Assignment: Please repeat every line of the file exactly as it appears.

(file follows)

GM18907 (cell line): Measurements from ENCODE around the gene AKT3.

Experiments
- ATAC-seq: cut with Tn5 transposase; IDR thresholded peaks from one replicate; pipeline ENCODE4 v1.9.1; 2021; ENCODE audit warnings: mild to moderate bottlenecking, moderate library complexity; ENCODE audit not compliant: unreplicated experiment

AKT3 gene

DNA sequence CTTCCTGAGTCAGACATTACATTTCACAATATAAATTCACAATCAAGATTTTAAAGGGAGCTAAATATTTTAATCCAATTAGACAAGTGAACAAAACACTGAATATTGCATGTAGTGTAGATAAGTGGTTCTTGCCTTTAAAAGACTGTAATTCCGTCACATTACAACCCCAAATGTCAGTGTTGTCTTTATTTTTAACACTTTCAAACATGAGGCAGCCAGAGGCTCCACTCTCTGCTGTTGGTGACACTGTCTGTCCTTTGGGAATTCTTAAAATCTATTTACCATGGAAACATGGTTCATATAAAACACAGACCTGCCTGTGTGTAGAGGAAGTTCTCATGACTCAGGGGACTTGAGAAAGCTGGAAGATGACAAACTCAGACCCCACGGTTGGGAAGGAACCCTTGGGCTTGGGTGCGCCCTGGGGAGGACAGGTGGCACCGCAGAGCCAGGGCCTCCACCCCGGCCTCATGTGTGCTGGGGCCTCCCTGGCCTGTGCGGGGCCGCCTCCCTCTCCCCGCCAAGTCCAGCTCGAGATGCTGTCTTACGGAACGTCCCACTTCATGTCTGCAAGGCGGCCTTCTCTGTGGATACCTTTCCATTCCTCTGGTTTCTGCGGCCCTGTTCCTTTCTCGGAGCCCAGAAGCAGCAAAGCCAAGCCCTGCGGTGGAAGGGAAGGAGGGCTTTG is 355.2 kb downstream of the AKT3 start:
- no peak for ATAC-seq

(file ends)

GM18907 (cell line): Measurements from ENCODE around the gene AKT3.

Experiments
- ATAC-seq: cut with Tn5 transposase; IDR thresholded peaks from one replicate; pipeline ENCODE4 v1.9.1; 2021; ENCODE audit warnings: mild to moderate bottlenecking, moderate library complexity; ENCODE audit not compliant: unreplicated experiment

AKT3 gene

DNA sequence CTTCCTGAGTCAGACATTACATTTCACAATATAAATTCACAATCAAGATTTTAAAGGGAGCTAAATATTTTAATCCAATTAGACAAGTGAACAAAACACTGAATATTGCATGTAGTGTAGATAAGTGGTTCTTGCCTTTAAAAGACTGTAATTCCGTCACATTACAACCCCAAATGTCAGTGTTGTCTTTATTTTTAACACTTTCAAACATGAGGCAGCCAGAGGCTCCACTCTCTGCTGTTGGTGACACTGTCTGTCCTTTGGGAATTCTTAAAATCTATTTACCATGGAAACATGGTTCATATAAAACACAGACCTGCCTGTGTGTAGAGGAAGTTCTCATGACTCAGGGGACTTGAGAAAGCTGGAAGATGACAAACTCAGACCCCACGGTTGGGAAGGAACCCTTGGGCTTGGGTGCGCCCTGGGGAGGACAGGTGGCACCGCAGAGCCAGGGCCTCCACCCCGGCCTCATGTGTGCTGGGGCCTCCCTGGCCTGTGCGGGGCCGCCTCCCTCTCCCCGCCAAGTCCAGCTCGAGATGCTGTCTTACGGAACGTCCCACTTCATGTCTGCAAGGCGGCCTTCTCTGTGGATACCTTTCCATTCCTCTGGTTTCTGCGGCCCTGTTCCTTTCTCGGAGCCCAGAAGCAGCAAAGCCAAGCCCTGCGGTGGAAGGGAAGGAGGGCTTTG is 355.2 kb downstream of the AKT3 start:
- no peak for ATAC-seq